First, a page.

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Volunteering to Organize Student Conference Pays Immediate Dividends for Civil Engineering Student

When Kathy Winborne was in the middle of organizing the American Society of Civil Engineers (ASCE) student conference that was held in Virginia Beach earlier this month, the Old Dominion University student said she felt a little overwhelmed at times.

In addition to her studies as a junior in ODU's civil engineering program, Winborne is president of the ASCE student chapter on campus. "Usually people don't run the student chapter and the conference. I was really busy," Winborne said.

But the reward for all of Winborne's hard work came while the conference was still under way. Keynote speaker Linda Figg, a nationally renowned bridge designer, offered Winborne a summer internship at her firm, Figg Engineering Group.

Winborne was stunned.

"I had already accepted a summer position at Clark Nexsen. I truly had no idea this was going to happen," the 22-year-old Chesapeake resident said.

And Figg, who designed the new I-35 bridge in Minneapolis to replace the bridge that collapsed in 2007, wasn't through with surprises.

A week later, on her way from the company's Tallahassee, Fla., headquarters, Figg landed her private jet in Norfolk, picked up Winborne and fellow students Corinne Sims and Jeremy Pianalto, and flew them to Washington, D.C., as her guests for the ASCE OPAL Awards, known as the "Academy Awards" of civil engineering.

"It was cool to wear a gown; the gala was black tie," Winborne said. "But it's even cooler to go work for her this summer."

The internship runs for two months, starting June 15, and Winborne will be put up in an apartment by Figg Engineering. "It's really exciting. I just want to go in and learn as much as I can," she said.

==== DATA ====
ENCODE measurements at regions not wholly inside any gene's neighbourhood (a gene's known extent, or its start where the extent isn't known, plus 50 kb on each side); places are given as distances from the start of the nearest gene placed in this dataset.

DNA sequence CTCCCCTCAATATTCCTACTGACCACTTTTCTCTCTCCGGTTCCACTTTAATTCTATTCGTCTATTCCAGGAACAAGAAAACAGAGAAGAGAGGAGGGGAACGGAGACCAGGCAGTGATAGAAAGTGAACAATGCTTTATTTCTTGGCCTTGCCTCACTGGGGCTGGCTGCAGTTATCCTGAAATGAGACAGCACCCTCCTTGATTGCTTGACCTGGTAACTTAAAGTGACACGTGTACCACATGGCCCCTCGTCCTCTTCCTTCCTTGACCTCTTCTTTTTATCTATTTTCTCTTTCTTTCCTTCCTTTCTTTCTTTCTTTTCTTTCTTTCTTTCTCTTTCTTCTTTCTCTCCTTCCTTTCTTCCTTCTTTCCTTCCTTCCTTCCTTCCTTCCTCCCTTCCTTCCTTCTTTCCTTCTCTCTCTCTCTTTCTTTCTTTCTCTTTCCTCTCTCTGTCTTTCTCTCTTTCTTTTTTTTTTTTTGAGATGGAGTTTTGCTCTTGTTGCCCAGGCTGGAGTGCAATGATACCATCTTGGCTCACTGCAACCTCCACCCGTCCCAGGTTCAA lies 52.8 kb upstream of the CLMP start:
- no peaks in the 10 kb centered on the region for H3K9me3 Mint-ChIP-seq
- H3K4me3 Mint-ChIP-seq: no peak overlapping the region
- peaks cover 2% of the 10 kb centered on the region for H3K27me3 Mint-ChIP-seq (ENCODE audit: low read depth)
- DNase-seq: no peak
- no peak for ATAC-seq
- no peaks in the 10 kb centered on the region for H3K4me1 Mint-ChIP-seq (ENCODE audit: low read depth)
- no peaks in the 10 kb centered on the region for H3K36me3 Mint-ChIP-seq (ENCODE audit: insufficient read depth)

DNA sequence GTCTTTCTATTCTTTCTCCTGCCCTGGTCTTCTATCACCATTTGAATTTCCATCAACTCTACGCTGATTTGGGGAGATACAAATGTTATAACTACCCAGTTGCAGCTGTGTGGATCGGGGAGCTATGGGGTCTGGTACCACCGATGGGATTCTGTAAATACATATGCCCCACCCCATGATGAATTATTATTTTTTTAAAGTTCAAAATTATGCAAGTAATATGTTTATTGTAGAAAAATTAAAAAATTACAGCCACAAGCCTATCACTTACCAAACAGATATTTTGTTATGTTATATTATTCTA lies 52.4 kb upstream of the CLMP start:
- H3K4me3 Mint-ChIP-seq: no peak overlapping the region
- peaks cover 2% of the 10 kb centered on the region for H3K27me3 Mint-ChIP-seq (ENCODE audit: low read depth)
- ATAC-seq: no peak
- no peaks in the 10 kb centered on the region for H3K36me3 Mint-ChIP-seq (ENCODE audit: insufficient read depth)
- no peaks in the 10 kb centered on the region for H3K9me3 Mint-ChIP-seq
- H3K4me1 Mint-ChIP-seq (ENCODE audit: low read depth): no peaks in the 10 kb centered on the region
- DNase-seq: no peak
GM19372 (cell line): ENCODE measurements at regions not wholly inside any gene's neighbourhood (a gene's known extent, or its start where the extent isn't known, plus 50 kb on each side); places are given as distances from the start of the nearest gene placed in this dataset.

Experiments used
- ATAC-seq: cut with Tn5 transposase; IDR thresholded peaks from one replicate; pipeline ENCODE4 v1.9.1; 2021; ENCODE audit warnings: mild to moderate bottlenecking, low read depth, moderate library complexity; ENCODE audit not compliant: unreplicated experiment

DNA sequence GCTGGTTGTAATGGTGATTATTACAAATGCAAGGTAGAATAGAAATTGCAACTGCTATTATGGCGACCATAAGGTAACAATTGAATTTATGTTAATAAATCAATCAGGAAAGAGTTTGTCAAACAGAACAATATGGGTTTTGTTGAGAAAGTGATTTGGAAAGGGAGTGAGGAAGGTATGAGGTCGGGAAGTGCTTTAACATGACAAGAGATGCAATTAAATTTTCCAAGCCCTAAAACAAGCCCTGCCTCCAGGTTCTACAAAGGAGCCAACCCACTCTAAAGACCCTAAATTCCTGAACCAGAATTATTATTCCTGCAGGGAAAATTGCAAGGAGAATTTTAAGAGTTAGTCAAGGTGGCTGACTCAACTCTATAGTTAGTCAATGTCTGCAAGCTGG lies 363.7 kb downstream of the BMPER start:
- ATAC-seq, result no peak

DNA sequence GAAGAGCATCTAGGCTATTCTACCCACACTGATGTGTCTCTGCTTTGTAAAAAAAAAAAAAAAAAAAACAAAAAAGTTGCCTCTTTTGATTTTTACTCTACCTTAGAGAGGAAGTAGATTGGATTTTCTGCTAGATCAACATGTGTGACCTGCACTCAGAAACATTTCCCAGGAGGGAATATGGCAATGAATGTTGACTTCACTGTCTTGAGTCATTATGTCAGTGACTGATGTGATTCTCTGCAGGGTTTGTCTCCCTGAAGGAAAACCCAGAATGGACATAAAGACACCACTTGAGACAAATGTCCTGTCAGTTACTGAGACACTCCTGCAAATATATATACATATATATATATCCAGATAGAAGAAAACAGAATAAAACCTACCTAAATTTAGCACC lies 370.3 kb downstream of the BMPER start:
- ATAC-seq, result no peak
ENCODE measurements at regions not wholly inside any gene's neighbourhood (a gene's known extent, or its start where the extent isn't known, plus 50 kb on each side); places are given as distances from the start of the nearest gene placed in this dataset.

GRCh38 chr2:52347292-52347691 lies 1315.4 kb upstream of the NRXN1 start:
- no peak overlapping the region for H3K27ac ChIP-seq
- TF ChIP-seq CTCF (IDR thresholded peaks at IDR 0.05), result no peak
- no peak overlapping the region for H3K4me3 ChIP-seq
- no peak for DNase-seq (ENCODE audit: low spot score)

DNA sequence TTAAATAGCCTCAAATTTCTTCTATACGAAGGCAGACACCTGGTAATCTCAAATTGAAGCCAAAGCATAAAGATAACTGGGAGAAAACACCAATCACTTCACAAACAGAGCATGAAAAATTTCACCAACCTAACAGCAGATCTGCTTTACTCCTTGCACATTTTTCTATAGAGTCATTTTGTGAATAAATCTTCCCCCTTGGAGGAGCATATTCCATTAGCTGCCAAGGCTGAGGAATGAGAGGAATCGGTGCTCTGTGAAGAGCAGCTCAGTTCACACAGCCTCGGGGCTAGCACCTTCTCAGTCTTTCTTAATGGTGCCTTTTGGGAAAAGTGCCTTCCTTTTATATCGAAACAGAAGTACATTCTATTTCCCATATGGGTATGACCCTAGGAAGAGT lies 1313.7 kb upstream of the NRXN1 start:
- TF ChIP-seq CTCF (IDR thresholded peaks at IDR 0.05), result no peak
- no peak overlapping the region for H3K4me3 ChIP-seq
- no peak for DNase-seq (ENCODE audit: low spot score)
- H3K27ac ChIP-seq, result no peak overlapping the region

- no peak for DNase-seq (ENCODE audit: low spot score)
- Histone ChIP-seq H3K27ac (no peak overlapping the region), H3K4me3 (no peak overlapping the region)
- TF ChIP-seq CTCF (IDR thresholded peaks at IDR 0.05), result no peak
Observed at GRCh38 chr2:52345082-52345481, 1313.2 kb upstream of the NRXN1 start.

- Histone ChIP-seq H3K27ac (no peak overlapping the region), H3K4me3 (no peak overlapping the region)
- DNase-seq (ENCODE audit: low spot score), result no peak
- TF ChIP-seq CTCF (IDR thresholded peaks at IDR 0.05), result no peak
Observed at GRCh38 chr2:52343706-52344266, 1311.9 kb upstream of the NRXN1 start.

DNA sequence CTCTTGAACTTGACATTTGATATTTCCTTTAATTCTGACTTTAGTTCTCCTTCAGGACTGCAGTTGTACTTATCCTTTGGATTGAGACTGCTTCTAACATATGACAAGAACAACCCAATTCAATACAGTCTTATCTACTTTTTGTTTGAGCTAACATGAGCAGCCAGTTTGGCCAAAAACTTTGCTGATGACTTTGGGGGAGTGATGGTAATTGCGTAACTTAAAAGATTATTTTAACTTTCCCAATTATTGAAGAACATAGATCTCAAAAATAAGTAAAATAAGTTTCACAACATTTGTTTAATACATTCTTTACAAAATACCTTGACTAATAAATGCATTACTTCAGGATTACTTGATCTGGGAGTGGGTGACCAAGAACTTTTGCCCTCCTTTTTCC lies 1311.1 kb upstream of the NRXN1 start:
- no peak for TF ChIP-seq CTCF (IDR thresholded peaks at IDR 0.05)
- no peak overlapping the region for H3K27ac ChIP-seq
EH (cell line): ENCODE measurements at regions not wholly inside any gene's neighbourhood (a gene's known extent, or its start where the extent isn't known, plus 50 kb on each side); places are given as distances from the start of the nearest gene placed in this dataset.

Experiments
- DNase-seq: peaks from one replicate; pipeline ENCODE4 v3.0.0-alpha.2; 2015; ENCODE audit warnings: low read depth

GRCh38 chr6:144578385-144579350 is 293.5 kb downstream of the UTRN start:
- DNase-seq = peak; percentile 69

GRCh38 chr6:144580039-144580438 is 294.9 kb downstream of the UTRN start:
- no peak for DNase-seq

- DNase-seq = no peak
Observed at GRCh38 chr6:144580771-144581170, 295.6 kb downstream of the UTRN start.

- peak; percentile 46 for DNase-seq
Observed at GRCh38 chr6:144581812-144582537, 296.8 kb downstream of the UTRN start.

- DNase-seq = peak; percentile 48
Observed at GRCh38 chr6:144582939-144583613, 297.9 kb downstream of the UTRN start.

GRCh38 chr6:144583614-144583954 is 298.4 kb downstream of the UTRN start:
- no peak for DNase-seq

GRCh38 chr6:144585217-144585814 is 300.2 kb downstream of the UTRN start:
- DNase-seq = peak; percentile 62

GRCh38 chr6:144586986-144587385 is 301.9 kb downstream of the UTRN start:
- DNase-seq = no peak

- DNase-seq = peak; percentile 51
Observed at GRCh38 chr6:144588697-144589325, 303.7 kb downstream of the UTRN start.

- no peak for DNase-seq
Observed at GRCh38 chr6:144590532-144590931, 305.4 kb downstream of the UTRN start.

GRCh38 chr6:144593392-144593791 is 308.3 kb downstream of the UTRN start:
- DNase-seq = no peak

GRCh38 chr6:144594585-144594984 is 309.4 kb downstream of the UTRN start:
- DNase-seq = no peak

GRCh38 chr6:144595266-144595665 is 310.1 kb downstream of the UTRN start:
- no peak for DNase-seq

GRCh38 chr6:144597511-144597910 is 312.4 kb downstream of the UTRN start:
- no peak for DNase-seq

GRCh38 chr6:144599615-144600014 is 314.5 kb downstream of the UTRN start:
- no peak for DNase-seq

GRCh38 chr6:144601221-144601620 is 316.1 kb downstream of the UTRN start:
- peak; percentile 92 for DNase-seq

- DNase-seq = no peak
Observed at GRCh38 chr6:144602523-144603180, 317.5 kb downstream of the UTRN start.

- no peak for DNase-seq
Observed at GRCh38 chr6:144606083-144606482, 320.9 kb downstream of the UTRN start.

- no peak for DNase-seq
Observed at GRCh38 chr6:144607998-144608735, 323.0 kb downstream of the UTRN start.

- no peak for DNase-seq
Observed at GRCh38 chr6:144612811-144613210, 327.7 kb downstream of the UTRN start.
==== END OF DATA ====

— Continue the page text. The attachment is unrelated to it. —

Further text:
That's what Winborne has tried to do at ODU for the past three years, since graduating from Chesapeake's Great Bridge High School.

ODU has worked hard to attract women engineering students for several years, but Winborne said she's still easily outnumbered by her male colleagues.

Her secret weapon? Winborne is not shy, and isn't afraid to put her hand up to volunteer for additional responsibility.

"I don't think a lot of students understand how important it is to get involved in other projects. I was steel bridge (competition) captain last year, and this year I'm ASCE president and chaired the conference," Winborne said. She has no doubt the added duties helped her land the internship at Figg Engineering Group.

Winborne says that "it's really not that bad" being outnumbered by male colleagues at ODU. "The guys I've sat with in class, and worked on projects with, haven't treated me any differently. But it is cool to show girls and guys that anybody can be an engineer - as long as you love math."

Winborne, who calls Linda Figg a trailblazer for women engineers, adds that she hopes to follow in Figg's footsteps. She said Figg is a role model because she succeeded, yet didn't found her company and bid on national projects just to prove that women can compete in field. "I think she's kind of like myself in that when I walk into a room full of guys, I don't even think of them as men while I'm a woman. I think of all of us as colleagues."

Winborne, who hopes to work in bridge engineering when she graduates from ODU, said she likes the "hidden" public service component of bridge construction. While many people take bridges for granted as they routinely drive across them, it is the designers and contractors who are intimately aware of all the hard work and care that goes in to creating safe bridges for the general public.

"I like how when you're working on a bridge design, you kind of sneak in and do your public service," Winborne said.

This article was posted on: April 30, 2009

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